The gospels give their own reasons why people fall away. Some are love of riches, the cares of the world, fear of persecution or ridicule, and so on. These factors were true then and are still true today. In Australia, the people who hold the microphones are celebrities, pop-stars, sportsmen and comedians. These people have no idea about the veracity of Christianity, but the public listen to what they say and absorb their values and opinions, but "If the blind lead the blind, both will fall into a pit” (Matt 15:14).  In surveys, respondents may well claim that their disinterest in Christianity is due to unbelief, but is this unbelief justified? In philosophy, knowledge is defined as "justified, true belief". The fact is that, for many who claim that they reject Christianity due to unbelief, their belief systems are not warranted and so do not constitute knowledge. Delusions are common at the highest level. A paper by Cross in 1977 reported on a survey where 94% of professors thought they were above average amongst their peers.

I am involved in apologetics and sometimes I wonder whether I should target the world or the church. In Israel, the problem was often bad leadership and that is often the case in the church today. I believe the church could do much better at addressing the causes of decline, and so the state of the church is part of the problem.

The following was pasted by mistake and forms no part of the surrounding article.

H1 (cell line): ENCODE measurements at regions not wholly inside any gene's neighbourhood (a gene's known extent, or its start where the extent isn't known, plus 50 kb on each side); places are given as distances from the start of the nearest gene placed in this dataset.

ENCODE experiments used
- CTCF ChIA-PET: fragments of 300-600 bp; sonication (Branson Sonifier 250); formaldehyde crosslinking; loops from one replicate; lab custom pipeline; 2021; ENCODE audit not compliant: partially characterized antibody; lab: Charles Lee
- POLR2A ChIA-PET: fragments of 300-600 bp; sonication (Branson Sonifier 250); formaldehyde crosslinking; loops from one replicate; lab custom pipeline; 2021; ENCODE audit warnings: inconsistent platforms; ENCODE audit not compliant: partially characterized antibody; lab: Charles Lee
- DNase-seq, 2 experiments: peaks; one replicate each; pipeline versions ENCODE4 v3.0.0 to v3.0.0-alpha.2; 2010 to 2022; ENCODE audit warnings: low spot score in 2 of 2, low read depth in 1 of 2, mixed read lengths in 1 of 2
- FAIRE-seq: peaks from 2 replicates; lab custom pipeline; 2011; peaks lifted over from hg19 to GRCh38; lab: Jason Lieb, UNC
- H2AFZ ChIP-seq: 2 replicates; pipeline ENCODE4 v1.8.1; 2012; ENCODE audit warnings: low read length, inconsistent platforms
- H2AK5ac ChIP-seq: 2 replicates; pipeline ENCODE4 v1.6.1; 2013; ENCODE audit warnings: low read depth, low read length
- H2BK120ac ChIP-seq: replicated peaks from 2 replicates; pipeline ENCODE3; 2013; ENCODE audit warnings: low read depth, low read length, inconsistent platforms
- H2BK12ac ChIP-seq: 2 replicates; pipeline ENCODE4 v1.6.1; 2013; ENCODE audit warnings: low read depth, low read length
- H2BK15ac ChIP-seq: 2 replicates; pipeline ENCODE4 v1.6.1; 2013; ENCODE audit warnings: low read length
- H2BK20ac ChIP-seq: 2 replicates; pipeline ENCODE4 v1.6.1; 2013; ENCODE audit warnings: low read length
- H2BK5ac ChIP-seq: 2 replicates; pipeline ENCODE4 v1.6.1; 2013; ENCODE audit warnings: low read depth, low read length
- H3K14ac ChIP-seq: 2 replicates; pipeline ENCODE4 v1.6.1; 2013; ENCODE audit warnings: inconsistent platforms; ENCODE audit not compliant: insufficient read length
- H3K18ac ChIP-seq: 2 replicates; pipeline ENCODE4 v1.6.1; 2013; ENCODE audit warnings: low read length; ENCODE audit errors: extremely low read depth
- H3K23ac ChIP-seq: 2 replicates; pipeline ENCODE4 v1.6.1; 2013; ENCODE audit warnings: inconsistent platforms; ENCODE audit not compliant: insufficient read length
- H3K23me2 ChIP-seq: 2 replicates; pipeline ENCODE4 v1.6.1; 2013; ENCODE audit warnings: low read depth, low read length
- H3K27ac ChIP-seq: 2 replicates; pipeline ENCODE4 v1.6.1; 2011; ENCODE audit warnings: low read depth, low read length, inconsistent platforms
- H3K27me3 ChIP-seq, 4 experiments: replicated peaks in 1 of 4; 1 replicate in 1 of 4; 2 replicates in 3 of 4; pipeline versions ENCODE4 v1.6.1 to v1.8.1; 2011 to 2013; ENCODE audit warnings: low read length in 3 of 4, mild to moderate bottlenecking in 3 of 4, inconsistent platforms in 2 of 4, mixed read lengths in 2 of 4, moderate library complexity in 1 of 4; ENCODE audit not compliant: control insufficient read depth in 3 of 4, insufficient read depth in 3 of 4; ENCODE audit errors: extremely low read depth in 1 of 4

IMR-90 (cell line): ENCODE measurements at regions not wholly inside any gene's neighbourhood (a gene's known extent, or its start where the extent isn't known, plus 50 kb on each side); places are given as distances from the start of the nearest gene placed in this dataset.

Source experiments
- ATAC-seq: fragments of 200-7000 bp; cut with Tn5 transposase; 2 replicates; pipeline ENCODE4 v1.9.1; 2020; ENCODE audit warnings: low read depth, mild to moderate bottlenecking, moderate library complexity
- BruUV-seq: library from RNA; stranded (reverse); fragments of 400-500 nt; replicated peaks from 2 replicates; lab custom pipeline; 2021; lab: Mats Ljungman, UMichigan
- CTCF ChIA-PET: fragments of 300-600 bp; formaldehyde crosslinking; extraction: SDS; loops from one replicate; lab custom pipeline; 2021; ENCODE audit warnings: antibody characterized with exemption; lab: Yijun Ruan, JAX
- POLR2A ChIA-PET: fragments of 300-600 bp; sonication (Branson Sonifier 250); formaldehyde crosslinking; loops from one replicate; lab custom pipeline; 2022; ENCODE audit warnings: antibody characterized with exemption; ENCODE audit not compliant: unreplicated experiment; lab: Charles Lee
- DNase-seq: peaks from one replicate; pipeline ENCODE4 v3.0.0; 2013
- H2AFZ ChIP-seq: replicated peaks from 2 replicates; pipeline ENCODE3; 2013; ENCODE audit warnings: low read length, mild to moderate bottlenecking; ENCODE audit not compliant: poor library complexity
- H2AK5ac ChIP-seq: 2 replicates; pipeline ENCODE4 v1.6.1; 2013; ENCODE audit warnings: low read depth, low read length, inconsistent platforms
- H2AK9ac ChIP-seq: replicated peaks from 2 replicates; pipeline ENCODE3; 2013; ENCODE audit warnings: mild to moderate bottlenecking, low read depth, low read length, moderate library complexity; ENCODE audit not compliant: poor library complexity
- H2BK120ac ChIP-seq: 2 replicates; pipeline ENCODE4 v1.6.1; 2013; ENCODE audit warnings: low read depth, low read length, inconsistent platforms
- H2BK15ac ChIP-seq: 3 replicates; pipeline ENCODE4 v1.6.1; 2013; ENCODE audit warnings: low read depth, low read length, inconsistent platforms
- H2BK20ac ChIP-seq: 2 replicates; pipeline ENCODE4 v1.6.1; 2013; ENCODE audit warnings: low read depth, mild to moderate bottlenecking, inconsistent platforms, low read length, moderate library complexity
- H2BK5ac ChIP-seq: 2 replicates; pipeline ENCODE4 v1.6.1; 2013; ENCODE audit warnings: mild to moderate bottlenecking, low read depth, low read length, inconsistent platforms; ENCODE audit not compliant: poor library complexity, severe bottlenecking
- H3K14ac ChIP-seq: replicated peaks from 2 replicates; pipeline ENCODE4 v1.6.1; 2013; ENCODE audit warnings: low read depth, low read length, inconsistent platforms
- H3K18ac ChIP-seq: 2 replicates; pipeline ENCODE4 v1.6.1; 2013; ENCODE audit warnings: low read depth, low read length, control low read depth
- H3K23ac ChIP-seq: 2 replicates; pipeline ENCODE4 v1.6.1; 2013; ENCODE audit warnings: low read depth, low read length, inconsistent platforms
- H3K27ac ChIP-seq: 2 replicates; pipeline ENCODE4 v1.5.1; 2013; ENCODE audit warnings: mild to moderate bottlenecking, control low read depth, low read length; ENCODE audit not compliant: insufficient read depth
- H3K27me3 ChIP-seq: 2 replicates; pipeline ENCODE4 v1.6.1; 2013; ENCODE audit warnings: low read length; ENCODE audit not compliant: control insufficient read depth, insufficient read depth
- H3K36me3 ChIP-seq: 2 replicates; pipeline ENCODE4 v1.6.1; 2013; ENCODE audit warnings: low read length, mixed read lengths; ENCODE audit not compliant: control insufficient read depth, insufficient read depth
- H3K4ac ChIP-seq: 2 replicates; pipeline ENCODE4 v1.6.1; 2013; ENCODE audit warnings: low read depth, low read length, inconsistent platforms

The decline in the West is not necessarily mirrored in non-Western countries. Christianity is now growing quite rapidly in China, but the current decline in the West does seem real. Cultural decline is nothing new. The pattern was regularly repeated in the life of Israel. Gradual decline is followed by a disaster, then reform and then gradual decline again. In all societies, this pattern repeats, even though no social movement has ever persisted. So, why presume that current Western trends are forever?

None of this should be surprising. Jesus warned, "Enter by the narrow gate. For the gate is wide and the way is easy that leads to destruction, and those who enter by it are many. For the gate is narrow and the way is hard that leads to life, and those who find it are few" (Matt 7:13-14). G.K. Chesterton also put it this way, "Christianity has not been tried and found wanting; it has been found difficult and not tried." The crowd is not always right.

Kevin Rogers
Director, Reasonable Faith Adelaide.

[Editor's note: "The Long, Slow Death of Religion" is published on various websites; James A. Haught gave permission by e-mail to reprint it in Investigator.]